Stuart Petre Brodie Mais lived from 1885 to 1975. His wireless broadcasts for the BBC in the 1920s, 1930s and especially the wartime years of the 1940s, made him one of the most famous men in England, his peremptory but mellow, sergeant-majorly voice betraying a mixed heritage. In the same way that J. B. Priestley and Wilfred Pickles became household names, so S. P. B., or "Petre" as he preferred to be called, was, at the height of his broadcasting career, receiving 400-500 letters a day from listeners all over Britain, as his Kitchen Front (which was supported by the Ministry of Food and occasionally featured a promising young cookery writer called Marguerite Patten) and Microphone at Large programmes gained huge audiences in the dark days of the early 1940s, broadcasting from studios in Oxford Street at the height of the Blitz to tell the United States and England's dominions how the mother country was still in the fray and beating Hitler.
As a broadcaster, Mais presented a Letter From America in 1933, a full 13 years before Alistair Cooke thought of the idea. It was not all timber-framed thatched cottages and Merry England, though: he also strayed into the territory of Orwell and Priestley, suggesting practical help for the unemployed in the form of allotments, open air schemes, and free postage for unemployed men writing applications for work. He broadcast and wrote about unemployment from northern England years before Orwell made his epic journey to Wigan. He personally visited England's worst slums and broadcast harrowing programmes about the Depression, to which Queen Mary listened with interest, and the Prince of Wales asked to meet him.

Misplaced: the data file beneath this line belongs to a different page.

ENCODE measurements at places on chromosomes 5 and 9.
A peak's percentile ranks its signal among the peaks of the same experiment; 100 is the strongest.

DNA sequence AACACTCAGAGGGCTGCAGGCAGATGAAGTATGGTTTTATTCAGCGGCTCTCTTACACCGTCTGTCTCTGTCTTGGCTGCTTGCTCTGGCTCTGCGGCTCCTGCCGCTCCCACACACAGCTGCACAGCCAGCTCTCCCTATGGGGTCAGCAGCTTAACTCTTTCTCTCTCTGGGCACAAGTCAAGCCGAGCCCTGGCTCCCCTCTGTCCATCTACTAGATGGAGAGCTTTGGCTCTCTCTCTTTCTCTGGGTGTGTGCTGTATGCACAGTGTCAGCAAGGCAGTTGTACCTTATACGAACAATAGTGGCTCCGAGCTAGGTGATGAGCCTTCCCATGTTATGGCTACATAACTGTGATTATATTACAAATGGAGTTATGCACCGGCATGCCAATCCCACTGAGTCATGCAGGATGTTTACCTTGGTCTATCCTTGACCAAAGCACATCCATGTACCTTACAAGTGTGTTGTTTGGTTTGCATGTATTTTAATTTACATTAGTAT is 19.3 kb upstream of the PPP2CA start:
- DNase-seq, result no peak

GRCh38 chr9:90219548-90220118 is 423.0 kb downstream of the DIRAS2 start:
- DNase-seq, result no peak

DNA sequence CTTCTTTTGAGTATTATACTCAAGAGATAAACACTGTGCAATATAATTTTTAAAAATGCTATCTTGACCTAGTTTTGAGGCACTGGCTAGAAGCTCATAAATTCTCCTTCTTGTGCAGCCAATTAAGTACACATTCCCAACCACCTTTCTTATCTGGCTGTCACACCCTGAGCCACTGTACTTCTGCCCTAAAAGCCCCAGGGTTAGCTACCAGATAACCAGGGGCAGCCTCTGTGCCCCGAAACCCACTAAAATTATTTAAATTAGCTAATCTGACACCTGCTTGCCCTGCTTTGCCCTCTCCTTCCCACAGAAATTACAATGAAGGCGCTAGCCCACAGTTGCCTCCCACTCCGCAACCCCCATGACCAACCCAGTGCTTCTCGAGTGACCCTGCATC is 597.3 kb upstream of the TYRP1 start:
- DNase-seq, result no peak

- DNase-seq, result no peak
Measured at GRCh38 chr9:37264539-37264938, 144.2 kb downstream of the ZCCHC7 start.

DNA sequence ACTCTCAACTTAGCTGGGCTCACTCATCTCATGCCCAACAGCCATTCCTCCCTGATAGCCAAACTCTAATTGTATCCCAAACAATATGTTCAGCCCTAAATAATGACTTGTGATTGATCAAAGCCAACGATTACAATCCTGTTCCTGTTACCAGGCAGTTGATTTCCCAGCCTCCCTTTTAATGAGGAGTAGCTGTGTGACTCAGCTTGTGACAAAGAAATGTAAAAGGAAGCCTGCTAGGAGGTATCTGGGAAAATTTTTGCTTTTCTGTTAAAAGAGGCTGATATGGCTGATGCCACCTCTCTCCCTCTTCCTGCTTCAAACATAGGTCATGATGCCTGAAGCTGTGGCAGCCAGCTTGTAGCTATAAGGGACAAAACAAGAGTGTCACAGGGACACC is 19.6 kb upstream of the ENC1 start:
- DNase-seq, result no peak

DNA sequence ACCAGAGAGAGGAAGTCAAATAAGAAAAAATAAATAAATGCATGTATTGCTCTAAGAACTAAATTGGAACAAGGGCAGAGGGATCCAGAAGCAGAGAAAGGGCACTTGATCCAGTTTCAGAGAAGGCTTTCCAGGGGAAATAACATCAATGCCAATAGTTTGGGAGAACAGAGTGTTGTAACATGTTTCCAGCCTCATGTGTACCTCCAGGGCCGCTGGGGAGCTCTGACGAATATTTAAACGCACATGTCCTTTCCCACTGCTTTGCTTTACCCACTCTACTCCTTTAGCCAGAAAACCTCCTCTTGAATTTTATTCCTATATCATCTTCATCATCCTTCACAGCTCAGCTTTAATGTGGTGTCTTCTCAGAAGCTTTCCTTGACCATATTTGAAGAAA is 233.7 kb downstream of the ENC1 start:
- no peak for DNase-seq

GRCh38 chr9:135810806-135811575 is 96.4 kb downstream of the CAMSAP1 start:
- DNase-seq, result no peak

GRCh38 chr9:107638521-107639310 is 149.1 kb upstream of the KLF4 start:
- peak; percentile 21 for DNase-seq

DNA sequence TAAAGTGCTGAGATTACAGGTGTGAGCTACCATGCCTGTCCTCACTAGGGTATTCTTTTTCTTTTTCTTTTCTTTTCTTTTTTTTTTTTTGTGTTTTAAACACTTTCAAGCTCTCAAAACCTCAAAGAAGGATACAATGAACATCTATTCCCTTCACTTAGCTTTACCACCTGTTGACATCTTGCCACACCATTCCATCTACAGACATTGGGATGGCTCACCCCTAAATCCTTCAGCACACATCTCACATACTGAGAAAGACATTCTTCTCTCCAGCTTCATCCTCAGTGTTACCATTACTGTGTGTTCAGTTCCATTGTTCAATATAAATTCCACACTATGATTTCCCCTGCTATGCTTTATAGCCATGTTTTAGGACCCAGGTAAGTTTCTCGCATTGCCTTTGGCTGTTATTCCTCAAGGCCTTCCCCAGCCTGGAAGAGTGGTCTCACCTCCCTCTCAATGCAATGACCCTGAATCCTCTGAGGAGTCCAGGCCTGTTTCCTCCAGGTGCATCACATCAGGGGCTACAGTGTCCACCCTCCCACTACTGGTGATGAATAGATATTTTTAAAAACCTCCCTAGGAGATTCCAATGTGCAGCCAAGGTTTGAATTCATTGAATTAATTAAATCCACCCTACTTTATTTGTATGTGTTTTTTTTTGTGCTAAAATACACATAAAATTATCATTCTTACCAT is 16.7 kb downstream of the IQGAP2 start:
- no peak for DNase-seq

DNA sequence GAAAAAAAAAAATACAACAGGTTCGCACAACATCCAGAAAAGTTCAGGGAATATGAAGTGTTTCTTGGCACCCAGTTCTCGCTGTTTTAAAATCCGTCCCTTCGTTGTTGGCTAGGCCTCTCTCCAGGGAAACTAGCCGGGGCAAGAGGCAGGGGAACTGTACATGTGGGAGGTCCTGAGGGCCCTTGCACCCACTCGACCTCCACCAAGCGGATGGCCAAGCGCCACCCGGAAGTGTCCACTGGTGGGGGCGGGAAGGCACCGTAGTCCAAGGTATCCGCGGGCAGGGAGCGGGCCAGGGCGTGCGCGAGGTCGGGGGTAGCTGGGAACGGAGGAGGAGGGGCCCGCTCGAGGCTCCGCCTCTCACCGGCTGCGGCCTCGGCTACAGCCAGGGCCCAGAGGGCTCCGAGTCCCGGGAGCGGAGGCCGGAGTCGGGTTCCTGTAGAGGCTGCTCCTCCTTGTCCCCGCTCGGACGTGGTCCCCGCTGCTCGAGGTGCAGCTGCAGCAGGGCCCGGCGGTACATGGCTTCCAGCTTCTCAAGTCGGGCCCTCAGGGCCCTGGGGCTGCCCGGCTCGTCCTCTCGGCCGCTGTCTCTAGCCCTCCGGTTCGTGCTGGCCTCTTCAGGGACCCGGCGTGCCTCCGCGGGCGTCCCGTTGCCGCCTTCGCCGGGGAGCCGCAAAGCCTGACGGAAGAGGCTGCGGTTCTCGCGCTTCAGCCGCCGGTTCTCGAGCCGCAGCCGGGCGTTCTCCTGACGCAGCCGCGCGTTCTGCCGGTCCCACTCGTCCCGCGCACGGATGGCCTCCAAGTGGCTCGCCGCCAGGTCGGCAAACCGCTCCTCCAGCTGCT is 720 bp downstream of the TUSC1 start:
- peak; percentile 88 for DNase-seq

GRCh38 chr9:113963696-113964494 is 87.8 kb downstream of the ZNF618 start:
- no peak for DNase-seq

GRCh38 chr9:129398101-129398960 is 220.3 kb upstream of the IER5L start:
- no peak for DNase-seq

But it was his inspired series on This Unknown Island that introduced the British people to our landscape and led to his being acclaimed "Ambassador of the Countryside".
His wider, multitudinous, talents and eccentricities sometimes elude precise definition. How would you categorise someone who was the only child of an impoverished clergy family with tenuous links to the English aristocracy, who experienced the earthly paradise that was Edwardian Oxford, before becoming one of the most innovative and charismatic teachers of his time, teaching English at the best public schools and writing novels in his spare time; who became a Professor of English in RAF but was sacked from the RAF college at Cranwell, where his verve and passion had offended the authorities; who started a new career at the age of 35, working as a Fleet Street journalist and meeting all the famous and notorious figures of his times, as well as working as BBC presenter; and finally made his mark as the author of some 200 books? His titles encompass travel and history, topography, literary criticism, autobiographies and many wise articles on how England, its countryside, and the English were changing during the tumultuous 20th century. Themes which find many echoes in today's news stories.